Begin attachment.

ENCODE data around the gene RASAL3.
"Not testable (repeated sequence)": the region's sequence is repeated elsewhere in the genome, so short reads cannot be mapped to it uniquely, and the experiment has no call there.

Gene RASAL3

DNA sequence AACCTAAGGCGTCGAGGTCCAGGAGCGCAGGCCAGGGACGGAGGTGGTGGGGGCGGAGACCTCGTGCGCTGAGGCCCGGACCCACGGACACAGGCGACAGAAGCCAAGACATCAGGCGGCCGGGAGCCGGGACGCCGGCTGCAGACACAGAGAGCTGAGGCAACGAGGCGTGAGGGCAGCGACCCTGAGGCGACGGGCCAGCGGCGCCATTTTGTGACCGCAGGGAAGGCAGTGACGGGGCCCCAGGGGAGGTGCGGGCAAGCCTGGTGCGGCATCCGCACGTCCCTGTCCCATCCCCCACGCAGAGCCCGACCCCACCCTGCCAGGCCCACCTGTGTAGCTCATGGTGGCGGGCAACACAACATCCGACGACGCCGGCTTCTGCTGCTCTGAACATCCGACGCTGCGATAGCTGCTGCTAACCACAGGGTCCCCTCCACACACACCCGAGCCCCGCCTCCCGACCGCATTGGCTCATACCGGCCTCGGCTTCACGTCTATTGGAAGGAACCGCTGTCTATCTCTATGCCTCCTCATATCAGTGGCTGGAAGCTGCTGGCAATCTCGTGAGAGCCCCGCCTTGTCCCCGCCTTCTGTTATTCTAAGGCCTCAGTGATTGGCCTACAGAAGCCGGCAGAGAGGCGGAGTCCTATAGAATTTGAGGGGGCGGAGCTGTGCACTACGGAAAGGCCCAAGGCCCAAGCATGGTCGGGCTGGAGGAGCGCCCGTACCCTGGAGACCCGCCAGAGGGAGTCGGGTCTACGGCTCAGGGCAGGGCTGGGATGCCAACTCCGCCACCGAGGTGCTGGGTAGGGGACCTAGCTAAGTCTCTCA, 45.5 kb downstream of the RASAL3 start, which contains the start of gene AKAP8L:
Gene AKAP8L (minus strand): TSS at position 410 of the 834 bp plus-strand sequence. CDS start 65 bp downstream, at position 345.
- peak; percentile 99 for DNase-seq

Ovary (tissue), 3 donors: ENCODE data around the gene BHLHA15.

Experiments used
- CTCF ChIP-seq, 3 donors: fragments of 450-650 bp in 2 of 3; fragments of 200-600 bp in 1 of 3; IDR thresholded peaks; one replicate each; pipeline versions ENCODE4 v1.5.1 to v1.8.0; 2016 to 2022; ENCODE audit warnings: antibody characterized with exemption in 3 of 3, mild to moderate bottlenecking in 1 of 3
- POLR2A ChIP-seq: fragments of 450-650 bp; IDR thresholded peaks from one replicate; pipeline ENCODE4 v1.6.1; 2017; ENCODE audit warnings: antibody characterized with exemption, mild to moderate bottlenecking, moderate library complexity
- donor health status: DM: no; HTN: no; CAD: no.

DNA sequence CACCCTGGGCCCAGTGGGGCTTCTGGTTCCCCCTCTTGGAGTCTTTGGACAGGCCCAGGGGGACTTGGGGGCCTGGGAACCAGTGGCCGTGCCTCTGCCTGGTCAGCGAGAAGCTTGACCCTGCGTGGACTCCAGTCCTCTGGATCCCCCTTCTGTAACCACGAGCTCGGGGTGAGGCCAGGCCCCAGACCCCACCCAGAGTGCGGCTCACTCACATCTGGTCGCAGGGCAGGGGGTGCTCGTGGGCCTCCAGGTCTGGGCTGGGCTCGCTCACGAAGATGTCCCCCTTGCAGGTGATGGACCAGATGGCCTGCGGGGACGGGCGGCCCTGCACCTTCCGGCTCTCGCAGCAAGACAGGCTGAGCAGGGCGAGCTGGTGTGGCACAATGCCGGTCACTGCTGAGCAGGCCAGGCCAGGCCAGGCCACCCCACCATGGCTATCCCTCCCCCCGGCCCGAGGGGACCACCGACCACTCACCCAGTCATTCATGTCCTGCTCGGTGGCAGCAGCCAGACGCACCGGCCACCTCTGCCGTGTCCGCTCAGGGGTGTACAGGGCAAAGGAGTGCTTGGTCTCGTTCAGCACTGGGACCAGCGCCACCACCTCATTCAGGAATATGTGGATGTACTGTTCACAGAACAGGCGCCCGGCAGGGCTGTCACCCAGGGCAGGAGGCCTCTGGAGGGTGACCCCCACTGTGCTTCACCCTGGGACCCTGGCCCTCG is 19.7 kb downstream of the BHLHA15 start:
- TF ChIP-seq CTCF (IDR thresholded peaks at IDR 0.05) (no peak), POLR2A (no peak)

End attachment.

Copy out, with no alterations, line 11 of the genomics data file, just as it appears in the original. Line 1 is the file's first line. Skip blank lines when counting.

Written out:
- donor health status: DM: no; HTN: no; CAD: no.